Today's edition of Skift's daily podcast looks closer at tourism marketing in top U.S. cities, Amazon's AI customer service tools, and Booking.com's new AI trip planner.
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Good morning from Skift. It’s Wednesday, June 28. Here’s what you need to know about the business of travel today.
Several major U.S. cities are facing a similar challenge in their quest to make a full recovery from the pandemic — the absence of suburban residents. Urban destination marketing organizations acknowledge they need the critical group to help boost visitor numbers, writes Global Tourism Reporter Dawit Habtemariam.
Habtemariam reports that prior to the pandemic, suburban residents often commuted to the city for work and then attended various events. Those activities kept businesses running and cities vibrant, which benefited local tourism industries. However, destination marketing organizations admit to having to counter negative perceptions about crime in their cities. In addition, the rise of remote work has made promoting activities more difficult to suburbanites making fewer trips downtown.
Habtemariam writes some cities are launching campaigns to convince suburban residents to frequent urban attractions, citing Chicago and Minneapolis as examples. He adds that suburbanites can be ambassadors for nearby destinations, often helping encourage travelers to spend time in major cities.
Next, executives from Amazon Web Services are bullish on artificial intelligence transforming how travel companies offer personalized customer service — possibly as early as next year, writes Travel Technology Reporter Justin Dawes.
Amazon Web Services representatives at this week’s HITEC travel tech conference in Toronto explained how they’re working with major travel brands eager to incorporate advanced AI into their operations. Amazon Web Services has found only 15 percent of travel companies are using AI at an advanced level. But one executive said she expects to see more hyper-personalized content in the travel industry. Amazon Web Services has already worked with Hyatt to help the hotel giant make personalized recommendations for customers, including specific hotels that matched their interests.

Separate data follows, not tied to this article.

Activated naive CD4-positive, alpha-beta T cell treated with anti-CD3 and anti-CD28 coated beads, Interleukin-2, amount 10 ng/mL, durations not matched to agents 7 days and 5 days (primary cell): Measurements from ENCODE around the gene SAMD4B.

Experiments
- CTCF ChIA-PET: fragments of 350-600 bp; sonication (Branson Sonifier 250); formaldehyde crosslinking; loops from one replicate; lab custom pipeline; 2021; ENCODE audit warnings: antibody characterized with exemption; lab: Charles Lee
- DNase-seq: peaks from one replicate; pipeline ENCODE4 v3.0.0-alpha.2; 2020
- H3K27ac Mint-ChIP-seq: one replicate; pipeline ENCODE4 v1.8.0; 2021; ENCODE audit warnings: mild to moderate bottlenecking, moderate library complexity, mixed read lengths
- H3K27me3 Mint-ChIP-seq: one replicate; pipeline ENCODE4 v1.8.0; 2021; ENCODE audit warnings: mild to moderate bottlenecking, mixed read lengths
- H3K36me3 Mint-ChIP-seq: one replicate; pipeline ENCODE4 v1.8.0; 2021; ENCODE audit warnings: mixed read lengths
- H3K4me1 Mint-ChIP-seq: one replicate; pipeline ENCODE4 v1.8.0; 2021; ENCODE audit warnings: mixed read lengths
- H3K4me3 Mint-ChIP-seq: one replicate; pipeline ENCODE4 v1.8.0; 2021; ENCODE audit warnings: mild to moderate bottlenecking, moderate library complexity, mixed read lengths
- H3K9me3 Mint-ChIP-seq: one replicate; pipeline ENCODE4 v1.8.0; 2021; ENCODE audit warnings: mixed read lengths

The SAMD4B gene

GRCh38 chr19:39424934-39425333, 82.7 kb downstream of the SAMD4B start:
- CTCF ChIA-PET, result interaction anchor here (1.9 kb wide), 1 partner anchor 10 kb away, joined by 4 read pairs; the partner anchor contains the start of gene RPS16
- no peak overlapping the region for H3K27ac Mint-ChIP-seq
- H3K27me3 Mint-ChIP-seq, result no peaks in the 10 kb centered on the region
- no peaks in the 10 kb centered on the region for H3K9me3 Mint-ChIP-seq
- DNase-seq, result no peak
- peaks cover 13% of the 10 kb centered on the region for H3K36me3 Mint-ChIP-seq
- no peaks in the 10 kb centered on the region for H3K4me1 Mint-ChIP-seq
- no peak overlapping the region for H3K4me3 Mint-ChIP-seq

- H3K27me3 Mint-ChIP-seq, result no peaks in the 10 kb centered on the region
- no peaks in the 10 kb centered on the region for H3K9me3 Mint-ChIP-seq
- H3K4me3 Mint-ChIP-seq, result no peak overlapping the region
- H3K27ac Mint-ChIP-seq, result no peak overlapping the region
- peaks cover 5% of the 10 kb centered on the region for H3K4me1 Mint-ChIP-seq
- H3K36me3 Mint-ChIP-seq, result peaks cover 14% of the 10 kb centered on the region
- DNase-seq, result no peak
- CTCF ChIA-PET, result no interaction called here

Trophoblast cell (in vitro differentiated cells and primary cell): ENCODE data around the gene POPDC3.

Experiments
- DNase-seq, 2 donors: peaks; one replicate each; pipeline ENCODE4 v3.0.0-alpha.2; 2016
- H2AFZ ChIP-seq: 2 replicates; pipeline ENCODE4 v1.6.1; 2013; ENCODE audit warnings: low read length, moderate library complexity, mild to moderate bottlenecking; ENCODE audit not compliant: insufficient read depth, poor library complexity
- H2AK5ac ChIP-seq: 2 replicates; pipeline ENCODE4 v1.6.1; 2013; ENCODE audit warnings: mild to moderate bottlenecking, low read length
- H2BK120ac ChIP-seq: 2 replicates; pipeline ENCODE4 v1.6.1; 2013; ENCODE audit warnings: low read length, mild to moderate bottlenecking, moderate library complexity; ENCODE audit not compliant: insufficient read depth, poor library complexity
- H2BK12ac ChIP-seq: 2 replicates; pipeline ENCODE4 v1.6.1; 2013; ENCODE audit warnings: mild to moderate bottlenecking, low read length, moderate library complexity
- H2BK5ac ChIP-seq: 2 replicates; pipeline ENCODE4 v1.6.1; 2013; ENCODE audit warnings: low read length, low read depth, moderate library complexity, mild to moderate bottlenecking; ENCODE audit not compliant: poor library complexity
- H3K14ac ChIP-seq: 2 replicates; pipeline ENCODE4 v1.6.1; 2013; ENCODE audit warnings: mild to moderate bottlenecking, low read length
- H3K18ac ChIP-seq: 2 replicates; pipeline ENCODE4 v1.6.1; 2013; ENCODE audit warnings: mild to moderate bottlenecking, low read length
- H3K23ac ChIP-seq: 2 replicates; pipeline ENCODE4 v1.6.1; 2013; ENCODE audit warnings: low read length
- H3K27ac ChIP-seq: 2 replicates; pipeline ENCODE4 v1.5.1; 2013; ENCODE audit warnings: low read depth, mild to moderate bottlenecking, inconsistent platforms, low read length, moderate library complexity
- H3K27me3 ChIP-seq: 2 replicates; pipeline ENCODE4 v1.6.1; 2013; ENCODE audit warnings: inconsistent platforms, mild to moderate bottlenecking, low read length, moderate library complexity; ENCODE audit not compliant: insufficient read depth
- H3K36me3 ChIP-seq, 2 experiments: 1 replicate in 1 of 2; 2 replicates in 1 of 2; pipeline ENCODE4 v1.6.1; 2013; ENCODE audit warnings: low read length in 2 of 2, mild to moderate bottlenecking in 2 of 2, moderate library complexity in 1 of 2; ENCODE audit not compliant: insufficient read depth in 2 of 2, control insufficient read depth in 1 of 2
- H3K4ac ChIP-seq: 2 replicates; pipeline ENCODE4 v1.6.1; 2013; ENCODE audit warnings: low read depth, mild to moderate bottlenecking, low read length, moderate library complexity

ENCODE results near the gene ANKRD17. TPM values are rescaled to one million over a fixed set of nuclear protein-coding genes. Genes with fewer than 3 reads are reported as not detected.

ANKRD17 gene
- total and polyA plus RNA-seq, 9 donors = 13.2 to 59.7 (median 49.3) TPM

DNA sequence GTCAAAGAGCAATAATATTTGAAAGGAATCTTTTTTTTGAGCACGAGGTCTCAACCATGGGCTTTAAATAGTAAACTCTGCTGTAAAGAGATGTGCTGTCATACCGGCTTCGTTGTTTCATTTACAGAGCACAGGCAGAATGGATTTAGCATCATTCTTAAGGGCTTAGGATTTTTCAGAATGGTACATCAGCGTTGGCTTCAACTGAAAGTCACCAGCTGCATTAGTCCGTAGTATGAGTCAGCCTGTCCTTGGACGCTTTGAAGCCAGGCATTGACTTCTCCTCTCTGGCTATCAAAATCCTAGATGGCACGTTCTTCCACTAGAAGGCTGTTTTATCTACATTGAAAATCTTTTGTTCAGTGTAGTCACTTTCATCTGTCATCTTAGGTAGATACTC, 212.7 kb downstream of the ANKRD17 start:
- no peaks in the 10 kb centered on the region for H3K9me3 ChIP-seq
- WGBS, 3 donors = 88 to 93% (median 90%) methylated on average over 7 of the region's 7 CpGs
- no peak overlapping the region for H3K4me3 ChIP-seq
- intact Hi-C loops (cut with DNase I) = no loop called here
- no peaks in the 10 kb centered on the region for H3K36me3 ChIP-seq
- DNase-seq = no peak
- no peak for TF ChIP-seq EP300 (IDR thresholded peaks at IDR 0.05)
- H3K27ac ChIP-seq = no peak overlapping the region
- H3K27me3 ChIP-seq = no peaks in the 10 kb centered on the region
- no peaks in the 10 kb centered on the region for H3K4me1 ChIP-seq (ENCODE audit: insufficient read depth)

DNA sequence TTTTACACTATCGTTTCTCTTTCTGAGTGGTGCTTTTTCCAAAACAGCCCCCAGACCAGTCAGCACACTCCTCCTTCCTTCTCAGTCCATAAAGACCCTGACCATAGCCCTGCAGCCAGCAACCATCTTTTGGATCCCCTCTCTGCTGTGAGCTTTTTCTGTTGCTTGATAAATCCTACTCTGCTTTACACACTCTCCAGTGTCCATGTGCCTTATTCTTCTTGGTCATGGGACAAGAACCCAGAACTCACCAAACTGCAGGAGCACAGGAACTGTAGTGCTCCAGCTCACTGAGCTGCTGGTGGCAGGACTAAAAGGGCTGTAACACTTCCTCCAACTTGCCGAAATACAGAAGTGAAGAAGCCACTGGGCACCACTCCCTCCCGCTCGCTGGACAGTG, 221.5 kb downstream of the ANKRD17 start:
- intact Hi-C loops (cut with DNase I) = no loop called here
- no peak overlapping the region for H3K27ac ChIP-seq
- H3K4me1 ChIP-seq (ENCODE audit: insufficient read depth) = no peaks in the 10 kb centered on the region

Dawes adds that hyper-personalization means companies will be able to present images and text based on detailed data customers provide.
Finally, Booking.com is rolling out on Wednesday an artificial intelligence-powered trip planner as part of its Genius travel rewards program. But that trip planner will use OpenAI’s ChatGPT as its base instead of Google Bard, reports Executive Editor Dennis Schaal.
Schaal writes Booking.com’s decision is somewhat surprising considering its long relationship with Google. Booking.com is one of Google’s largest travel advertisers. However, Schaal notes critics have largely held OpenAI’s ChatGPT in higher regard than Google Bard. Booking.com said its own AI Trip Planner will field questions on its mobile app from travelers about destinations and accommodation options.
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Photo credit: Central Park in New York City. Tom Lowry / Skift